Five years after Hurricane Michael’s devastation, Bonny Paulson’s uniquely rounded, ship-like home on 14-foot pillars in Mexico Beach, Florida, remains a testament to resilient architecture. It withstood the Category 5 hurricane with minimal damage, amidst the destruction of neighboring structures. This home is part of a growing trend where developers focus on building structures that can endure the ferocity of hurricanes while also being environmentally conscious.
These modern homes integrate solar panels fitted to resist high winds, utilize preserved wetlands and native vegetation to sequester carbon and mitigate flooding, and employ recycled or advanced construction materials to reduce energy consumption. The construction industry, responsible for a significant portion of energy-related greenhouse gas emissions, is witnessing a transformation as homes like these aim to reduce the carbon footprint of their inhabitants.
Deltec, the builder of Paulson’s home, boasts an impressive record of hurricane resistance in their constructions, with only one structural failure in nearly 1,400 homes over three decades. Their commitment to sustainability is evident in their use of high-quality insulation, heat pumps, energy-efficient appliances, and solar power.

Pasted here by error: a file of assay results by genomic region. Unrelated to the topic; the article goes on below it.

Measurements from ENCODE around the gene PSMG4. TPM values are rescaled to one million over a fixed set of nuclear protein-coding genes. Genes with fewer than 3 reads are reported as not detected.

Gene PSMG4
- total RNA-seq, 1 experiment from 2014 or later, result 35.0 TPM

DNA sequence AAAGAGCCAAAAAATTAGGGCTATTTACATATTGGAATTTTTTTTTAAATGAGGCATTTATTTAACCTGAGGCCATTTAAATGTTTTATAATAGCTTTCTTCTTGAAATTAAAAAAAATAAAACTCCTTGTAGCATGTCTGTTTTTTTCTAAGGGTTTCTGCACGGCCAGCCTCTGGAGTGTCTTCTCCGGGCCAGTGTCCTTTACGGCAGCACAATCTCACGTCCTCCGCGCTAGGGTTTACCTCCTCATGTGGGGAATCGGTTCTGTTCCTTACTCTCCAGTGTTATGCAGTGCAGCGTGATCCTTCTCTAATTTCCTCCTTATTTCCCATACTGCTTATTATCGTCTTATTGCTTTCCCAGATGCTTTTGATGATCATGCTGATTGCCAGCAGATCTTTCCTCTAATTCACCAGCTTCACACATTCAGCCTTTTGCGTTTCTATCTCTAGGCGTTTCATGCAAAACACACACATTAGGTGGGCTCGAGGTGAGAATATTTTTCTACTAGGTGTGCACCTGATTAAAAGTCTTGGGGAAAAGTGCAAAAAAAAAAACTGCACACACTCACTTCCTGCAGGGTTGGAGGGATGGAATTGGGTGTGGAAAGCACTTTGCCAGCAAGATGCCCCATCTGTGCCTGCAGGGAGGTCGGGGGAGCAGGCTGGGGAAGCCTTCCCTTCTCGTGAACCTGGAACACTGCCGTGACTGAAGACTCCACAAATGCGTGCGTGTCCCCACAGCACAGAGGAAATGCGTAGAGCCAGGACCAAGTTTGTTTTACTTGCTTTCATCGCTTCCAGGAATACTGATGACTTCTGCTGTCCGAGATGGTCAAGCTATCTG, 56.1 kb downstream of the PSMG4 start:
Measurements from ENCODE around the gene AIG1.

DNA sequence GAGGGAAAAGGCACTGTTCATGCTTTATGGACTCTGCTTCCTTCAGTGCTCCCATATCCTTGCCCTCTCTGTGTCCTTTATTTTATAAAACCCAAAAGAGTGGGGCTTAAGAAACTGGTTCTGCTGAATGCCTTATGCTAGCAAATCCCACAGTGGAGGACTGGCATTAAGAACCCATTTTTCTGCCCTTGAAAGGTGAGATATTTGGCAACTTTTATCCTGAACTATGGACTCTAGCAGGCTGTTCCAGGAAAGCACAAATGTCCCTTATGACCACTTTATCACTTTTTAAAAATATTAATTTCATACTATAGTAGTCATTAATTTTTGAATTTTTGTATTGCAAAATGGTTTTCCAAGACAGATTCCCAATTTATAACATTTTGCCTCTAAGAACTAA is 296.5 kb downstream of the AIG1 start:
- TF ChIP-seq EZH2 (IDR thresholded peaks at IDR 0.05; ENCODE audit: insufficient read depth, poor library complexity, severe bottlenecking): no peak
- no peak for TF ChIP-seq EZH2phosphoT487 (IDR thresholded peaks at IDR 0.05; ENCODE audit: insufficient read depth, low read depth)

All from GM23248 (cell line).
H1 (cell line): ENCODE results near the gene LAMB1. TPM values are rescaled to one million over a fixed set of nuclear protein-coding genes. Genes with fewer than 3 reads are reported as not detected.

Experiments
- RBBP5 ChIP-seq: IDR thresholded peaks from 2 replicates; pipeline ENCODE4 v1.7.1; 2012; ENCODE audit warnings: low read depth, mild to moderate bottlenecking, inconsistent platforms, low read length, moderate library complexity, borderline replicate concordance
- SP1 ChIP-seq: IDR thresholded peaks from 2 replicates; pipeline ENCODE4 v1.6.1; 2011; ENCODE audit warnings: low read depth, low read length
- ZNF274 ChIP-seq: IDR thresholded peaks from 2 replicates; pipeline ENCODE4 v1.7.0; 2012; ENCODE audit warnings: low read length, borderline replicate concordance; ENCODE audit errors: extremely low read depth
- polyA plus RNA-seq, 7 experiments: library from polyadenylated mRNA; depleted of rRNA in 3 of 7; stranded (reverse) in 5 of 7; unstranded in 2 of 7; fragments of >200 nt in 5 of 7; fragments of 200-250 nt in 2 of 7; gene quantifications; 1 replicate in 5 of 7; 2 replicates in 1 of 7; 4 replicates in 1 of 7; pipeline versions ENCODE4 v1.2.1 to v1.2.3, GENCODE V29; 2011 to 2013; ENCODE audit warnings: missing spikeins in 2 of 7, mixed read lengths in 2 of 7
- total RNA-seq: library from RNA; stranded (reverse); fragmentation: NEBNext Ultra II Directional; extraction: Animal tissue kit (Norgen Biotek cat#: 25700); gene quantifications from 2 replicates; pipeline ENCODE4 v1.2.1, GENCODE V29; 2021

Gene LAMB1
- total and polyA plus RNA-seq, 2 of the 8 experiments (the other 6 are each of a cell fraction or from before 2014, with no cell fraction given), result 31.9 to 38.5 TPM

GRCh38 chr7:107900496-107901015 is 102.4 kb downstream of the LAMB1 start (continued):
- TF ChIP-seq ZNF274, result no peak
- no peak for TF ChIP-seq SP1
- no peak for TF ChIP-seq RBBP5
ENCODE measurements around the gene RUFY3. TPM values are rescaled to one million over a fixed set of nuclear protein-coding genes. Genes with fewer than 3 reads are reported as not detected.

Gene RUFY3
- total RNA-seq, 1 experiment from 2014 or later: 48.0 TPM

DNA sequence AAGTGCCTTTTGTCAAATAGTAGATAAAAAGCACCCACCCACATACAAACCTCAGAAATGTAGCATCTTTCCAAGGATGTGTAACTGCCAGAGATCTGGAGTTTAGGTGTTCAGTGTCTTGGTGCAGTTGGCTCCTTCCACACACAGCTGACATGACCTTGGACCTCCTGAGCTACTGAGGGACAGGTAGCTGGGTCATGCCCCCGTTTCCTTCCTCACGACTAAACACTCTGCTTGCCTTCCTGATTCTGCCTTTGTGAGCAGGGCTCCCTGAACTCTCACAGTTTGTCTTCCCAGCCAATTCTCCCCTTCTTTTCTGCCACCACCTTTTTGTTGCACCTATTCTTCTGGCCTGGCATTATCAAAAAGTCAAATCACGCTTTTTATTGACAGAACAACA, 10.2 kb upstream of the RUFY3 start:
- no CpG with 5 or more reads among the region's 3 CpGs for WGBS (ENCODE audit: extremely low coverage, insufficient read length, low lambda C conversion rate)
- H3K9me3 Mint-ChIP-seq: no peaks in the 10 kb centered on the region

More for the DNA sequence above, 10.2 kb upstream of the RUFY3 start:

In Cortez, Florida, Pearl Homes is developing the Hunters Point community, consisting of LEED-certified platinum homes. These homes are elevated to counter flooding risks, have steel roofs designed for solar panel integration, and are equipped with batteries for power outages.
Babcock Ranch in South Florida, branding itself as the first solar-powered town in the U.S., survived Hurricane Ian with negligible damage. The town’s design includes hurricane-resistant features such as strapped roofs, underground power lines, outward-swinging doors, and pressure-balancing vents.
In the Florida Keys, another Deltec home is underway, reflecting the owners’ desire for a sustainable and storm-resistant living space. With energy costs significantly lower than conventional homes, these structures are not just environmentally friendly investments but also offer peace of mind in the face of increasing climate change impacts.
These pioneering developments are redefining the standards for housing in hurricane-prone and environmentally sensitive areas, proving that sustainability and resilience can go hand in hand.